Bus passenger numbers in cities have halved since deregulation
Before 1986, metropolitan areas like South and West Yorkshire controlled bus services and were able to set low fares with the help of subsidies.
But the then-Conservative government decided bus services should be run on a commercial basis, which has led to higher fares and a less convenient service in some areas.
In contrast, bus patronage in London, where services are run privately but are still regulated, has more than doubled in the past 25 years.
The latest figures released by the Department for Transport show there were 1.03 billion passenger journeys on local bus services in English metropolitan areas (excluding London) in 2011/12.
This compared with a figure of more than 2.06 billion in 1985/86, the last year before deregulation. Passenger numbers in 2011/12 also fell by 2.3 per cent on the previous year’s figure.
Going further back, the English metropolitan area passenger journey figure in 1975 was as high as 2.59 billion and was nearly three billion in 1970.
The provisional figures also showed there were 1.28 billion passenger journeys made in English non-metropolitan areas in 2011/12 – a fall of 0.2 per cent on the 2010/11 figure.
The rate of patronage in English non-metropolitan areas has also declined since deregulation, but at a much slower rate than in metropolitan areas.
Bus fares in South Yorkshire were famously held as low as 2p per trip before 1986 and South Yorkshire Passenger Transport Executive (SYPTE) said the fall in passenger numbers demonstrated the failure of deregulation.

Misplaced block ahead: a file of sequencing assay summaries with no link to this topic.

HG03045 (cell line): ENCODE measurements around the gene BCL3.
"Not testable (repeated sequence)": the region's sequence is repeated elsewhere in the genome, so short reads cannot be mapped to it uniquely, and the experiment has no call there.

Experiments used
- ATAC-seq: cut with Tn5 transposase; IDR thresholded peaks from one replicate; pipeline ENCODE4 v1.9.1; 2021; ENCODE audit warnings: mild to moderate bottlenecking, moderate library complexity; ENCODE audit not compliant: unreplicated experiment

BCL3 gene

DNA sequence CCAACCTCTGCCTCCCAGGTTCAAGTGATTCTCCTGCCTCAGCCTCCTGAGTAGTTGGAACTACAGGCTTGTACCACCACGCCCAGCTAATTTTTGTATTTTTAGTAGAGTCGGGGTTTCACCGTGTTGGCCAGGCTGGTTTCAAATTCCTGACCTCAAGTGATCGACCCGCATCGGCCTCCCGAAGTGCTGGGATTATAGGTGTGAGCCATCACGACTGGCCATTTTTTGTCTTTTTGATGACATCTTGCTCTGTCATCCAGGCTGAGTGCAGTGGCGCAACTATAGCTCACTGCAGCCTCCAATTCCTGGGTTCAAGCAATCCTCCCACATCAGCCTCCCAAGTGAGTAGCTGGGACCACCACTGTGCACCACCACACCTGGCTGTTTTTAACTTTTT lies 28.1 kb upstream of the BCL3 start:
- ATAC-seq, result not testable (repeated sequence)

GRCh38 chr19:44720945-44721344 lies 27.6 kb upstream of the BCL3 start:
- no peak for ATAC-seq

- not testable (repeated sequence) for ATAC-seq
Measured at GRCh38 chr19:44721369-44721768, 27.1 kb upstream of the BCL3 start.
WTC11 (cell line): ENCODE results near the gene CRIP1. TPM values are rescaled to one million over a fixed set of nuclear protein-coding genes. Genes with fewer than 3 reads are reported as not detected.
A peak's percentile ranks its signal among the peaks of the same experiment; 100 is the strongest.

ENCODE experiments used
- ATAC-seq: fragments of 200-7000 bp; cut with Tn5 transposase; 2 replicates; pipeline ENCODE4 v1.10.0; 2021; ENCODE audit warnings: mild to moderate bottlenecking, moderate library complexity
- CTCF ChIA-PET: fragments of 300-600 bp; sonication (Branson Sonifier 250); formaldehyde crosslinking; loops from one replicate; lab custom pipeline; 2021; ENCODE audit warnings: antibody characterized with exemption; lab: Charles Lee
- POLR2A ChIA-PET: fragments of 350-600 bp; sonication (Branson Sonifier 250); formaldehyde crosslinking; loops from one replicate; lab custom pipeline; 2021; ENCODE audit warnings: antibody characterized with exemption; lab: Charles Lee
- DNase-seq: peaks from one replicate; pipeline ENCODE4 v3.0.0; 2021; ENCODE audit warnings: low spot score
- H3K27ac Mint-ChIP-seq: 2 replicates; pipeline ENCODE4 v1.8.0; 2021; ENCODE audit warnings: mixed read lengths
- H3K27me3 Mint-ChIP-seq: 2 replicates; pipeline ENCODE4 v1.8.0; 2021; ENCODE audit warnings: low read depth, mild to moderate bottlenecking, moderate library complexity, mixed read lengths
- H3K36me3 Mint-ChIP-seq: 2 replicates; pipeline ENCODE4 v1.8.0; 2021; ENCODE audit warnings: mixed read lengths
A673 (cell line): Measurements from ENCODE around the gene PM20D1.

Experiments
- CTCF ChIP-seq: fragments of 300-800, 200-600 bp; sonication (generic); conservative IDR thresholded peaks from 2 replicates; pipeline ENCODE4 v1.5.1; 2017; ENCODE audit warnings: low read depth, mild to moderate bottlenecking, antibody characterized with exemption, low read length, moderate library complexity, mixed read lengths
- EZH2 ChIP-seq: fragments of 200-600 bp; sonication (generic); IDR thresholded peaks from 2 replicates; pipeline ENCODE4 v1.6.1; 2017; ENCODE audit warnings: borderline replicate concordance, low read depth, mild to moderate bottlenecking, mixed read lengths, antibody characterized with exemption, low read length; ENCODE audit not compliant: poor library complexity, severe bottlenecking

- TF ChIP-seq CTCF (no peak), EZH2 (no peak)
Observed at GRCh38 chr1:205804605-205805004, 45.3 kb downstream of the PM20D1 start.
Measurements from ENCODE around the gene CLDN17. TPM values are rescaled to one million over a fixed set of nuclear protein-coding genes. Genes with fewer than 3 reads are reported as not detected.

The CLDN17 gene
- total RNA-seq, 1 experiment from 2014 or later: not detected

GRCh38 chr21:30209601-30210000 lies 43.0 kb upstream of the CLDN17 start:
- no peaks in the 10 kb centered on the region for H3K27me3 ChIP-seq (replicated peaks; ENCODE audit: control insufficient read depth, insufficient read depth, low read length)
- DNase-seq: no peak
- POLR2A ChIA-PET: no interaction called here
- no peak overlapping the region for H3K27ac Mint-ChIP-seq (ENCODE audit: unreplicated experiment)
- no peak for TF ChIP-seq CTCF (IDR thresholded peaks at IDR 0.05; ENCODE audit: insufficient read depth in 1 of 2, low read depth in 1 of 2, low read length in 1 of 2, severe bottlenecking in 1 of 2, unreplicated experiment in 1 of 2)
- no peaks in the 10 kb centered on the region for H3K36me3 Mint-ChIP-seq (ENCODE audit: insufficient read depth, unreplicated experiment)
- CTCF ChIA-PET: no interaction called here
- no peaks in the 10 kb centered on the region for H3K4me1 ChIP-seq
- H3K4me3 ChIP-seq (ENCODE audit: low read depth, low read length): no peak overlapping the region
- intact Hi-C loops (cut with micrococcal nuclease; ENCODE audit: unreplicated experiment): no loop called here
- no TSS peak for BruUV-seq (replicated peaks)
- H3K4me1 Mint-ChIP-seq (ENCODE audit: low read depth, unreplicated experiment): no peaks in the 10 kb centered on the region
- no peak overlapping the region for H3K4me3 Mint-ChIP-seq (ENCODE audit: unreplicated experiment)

“The regulated London market has doubled its patronage whilst the deregulated cities beyond have seen passengers halve over the same period.
“We are however working to try to bring more investment to bus services to try to arrest this trend. Schemes like the Bus Rapid Transit link from Sheffield to Rotherham, our proposed Sheffield Bus Partnership and investment in smartcards will all help to make bus travel more attractive for people.”
Metro, which is responsible for bus services across West Yorkshire, said passenger numbers had fallen from around 310 million in 1986/7 to 180 million. As well as increased fares and less convenient services, increased use of the private car was cited as a key reason for falling passenger numbers.
A spokesman said Metro believed the way to reverse the decline in bus patronage was to create a value-for-money network which was stable in terms of route changes and fares.
London bus usage continues to rise, helped by travelcards such as Oyster and Freedom Passes for senior citizens.
In 2011/12, there were 2.32 billion passenger journeys on buses in London – 2.4 per cent more than in 2010/11. The London journey figure had dipped as low as 1.04 billion in 1982 and was still only 1.15 billion in 1985/86.
Asked about the impact of deregulation, a Department for Transport spokeswoman said: “Our policy paper, Green Light for Better Buses, sets out a comprehensive set of measures to help local authorities play their part in providing better, greener and more innovative bus services.
“These proposals have been carefully formulated to attract more people onto buses.”